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Jewish grandma weighs in
G., a 28-year-old Californian, calls herself a “Birthright success story.” After taking a trip with the program in 2008, she moved back two years later to enroll in a graduate program at an Israeli university. The trouble began when she decided to apply for a work visa.
“I was told that the process would be expedited – and that I would not be charged for the visa – if I could prove that I was Jewish. I had a letter from my rabbi, but it didn’t specify that my mother’s side of the family was Jewish, so the Jewish Agency wouldn’t accept it,” she recounts.
“Because my mother wasn’t affiliated with any synagogue, there was no rabbi who could attest for her, so I had to ask my grandmother in South Carolina to get a letter from her rabbi stating that she was Jewish, and have him fax that letter to my rabbi in California, so that my rabbi could write a new letter confirming that my mother’s mother was Jewish, and that therefore so was my mother, and that therefore so was I.”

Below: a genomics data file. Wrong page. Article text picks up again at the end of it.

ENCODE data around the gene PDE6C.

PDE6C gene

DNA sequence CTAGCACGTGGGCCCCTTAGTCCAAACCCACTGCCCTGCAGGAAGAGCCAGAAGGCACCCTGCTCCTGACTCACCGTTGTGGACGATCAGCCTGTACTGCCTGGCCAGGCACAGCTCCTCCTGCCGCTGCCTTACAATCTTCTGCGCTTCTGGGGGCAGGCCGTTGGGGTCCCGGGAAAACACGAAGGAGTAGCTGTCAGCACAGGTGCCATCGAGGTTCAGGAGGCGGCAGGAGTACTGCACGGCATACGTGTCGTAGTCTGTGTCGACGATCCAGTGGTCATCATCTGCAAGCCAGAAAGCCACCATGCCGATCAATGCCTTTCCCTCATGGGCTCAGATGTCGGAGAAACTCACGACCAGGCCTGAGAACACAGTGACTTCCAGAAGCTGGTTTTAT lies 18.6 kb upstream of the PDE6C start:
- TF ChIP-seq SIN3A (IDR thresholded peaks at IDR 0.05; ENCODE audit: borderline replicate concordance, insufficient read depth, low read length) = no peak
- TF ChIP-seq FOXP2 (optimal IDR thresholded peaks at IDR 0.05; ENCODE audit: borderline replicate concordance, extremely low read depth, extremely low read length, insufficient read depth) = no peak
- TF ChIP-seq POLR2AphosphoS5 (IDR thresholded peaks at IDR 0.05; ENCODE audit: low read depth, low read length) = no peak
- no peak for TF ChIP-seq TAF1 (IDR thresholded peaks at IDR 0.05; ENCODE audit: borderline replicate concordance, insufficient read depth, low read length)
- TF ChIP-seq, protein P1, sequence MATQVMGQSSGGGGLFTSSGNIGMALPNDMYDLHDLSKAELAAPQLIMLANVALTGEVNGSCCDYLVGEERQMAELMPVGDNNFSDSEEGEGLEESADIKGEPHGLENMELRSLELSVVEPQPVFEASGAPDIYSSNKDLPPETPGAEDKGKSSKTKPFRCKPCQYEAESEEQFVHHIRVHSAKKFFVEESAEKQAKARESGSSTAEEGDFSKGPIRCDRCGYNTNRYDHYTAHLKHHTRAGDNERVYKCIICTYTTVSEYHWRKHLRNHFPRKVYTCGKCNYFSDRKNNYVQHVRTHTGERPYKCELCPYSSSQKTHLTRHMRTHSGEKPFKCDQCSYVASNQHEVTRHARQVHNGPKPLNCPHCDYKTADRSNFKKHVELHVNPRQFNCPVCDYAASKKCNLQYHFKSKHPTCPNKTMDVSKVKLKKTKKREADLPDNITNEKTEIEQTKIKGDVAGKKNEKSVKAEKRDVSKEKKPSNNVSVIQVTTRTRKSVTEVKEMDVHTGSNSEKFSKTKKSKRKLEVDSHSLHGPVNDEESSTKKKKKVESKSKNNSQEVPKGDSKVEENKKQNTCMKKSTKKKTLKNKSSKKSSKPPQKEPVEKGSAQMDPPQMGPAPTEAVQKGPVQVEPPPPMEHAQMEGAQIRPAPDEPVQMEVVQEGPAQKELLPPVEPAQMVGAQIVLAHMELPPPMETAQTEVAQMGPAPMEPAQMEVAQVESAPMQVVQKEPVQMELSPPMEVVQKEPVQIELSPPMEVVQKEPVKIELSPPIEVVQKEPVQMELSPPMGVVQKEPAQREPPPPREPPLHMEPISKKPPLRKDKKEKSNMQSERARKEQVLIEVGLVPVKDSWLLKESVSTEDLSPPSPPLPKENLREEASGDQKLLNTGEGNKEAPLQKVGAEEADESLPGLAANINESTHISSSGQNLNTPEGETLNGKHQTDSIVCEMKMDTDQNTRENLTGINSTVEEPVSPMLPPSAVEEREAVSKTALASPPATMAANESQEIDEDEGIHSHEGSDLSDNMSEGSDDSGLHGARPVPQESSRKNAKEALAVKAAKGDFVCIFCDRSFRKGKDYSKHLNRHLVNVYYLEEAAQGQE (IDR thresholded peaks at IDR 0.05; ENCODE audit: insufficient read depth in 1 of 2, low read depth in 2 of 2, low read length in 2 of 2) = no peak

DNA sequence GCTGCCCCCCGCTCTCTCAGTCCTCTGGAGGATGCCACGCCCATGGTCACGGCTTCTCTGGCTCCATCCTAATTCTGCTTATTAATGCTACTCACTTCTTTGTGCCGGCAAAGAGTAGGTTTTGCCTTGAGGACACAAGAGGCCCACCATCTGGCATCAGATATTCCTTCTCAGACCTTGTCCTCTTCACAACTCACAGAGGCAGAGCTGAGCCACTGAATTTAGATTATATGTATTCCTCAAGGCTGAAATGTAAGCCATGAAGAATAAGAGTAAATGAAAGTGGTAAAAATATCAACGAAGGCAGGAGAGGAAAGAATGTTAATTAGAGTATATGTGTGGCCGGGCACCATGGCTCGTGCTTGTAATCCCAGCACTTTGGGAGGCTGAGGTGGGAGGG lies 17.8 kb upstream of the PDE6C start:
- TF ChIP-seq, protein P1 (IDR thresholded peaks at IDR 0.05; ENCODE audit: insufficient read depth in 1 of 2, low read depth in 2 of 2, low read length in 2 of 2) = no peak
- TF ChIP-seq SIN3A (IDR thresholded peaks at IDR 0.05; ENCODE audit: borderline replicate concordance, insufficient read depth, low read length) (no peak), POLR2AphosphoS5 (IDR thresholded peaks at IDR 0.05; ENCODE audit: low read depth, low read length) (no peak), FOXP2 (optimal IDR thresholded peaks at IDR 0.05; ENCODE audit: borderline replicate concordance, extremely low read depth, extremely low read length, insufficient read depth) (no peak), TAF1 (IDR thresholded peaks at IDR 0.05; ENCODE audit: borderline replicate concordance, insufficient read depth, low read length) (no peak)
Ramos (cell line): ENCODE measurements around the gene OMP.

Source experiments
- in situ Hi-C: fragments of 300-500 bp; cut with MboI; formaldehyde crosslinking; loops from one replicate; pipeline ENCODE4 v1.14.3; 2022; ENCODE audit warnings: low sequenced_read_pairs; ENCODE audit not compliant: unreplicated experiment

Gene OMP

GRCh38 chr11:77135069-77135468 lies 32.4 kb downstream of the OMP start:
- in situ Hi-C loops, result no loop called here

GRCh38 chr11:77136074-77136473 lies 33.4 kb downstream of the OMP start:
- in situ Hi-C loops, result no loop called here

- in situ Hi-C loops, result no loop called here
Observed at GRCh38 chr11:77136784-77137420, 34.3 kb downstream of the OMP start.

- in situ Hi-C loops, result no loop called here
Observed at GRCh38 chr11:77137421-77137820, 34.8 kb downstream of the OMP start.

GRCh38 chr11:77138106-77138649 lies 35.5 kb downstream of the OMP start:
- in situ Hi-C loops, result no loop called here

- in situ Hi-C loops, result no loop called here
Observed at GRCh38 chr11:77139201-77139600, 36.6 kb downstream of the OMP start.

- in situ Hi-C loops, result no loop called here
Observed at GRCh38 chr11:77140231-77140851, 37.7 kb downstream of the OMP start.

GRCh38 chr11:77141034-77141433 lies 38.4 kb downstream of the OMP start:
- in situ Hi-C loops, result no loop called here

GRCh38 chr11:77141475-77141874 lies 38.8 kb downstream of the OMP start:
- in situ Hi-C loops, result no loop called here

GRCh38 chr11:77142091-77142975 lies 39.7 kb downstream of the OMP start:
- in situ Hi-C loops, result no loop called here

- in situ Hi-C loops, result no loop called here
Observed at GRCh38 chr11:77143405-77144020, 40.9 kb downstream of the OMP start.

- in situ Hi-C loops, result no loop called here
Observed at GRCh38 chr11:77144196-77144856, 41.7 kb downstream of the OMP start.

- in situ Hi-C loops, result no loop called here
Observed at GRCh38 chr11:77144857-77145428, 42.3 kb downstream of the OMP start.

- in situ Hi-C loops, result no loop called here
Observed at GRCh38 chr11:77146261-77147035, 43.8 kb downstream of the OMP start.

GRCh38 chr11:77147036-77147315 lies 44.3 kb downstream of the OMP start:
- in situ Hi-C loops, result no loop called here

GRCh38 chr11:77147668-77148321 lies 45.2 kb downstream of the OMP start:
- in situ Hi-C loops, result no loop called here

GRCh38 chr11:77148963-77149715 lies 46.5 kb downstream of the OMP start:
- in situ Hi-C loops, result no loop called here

Rabbi Seth Farber, the founder and director of ITIM, an organization that helps people navigate Israel’s religious bureaucracy, says he has come across about 25 similar cases in recent years, mainly involving young Americans.
“What we are witnessing is the creation of a culture of xenophobia in the corridors of power in Israel,” he says. “It manifests itself in the way we treat people born Jewish who don’t fit the description of what a Jew should look like. Instead of Israel assuming its traditional role as a center for Jewish peoplehood, it is driving these people away.”
The new policy not only affects Diaspora Jews seeking to work in Israel, but also those applying for special student visas to attend nondegree-granting educational institutions such as yeshivas and seminaries, Farber says.
The Interior Ministry issues two types of student visas: one for students at degree-granting institutions, and one for students at nondegree-granting institutions. Under the new policy, obtaining a student visa (including a fee waiver) at a nondegree-granting institution requires proof that the applicant meets the definition of a Jew in the Law of Return.